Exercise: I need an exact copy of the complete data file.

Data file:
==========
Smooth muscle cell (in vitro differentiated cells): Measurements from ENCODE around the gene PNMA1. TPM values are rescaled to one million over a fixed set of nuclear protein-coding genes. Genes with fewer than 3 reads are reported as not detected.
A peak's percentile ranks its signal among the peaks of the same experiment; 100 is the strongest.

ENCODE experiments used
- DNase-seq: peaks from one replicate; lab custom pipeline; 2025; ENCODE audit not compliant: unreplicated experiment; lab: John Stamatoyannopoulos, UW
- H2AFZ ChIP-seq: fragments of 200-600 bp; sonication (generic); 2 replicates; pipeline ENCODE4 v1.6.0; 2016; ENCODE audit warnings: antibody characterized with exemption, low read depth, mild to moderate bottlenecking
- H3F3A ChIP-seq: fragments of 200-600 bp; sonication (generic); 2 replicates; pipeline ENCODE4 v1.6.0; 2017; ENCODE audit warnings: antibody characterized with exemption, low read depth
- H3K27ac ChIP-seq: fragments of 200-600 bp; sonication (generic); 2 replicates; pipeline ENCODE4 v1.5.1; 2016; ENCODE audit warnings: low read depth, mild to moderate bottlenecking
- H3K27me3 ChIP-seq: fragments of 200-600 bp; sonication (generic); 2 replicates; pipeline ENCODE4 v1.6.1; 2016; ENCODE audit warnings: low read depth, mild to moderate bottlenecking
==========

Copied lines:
Smooth muscle cell (in vitro differentiated cells): Measurements from ENCODE around the gene PNMA1. TPM values are rescaled to one million over a fixed set of nuclear protein-coding genes. Genes with fewer than 3 reads are reported as not detected.
A peak's percentile ranks its signal among the peaks of the same experiment; 100 is the strongest.

ENCODE experiments used
- DNase-seq: peaks from one replicate; lab custom pipeline; 2025; ENCODE audit not compliant: unreplicated experiment; lab: John Stamatoyannopoulos, UW
- H2AFZ ChIP-seq: fragments of 200-600 bp; sonication (generic); 2 replicates; pipeline ENCODE4 v1.6.0; 2016; ENCODE audit warnings: antibody characterized with exemption, low read depth, mild to moderate bottlenecking
- H3F3A ChIP-seq: fragments of 200-600 bp; sonication (generic); 2 replicates; pipeline ENCODE4 v1.6.0; 2017; ENCODE audit warnings: antibody characterized with exemption, low read depth
- H3K27ac ChIP-seq: fragments of 200-600 bp; sonication (generic); 2 replicates; pipeline ENCODE4 v1.5.1; 2016; ENCODE audit warnings: low read depth, mild to moderate bottlenecking
- H3K27me3 ChIP-seq: fragments of 200-600 bp; sonication (generic); 2 replicates; pipeline ENCODE4 v1.6.1; 2016; ENCODE audit warnings: low read depth, mild to moderate bottlenecking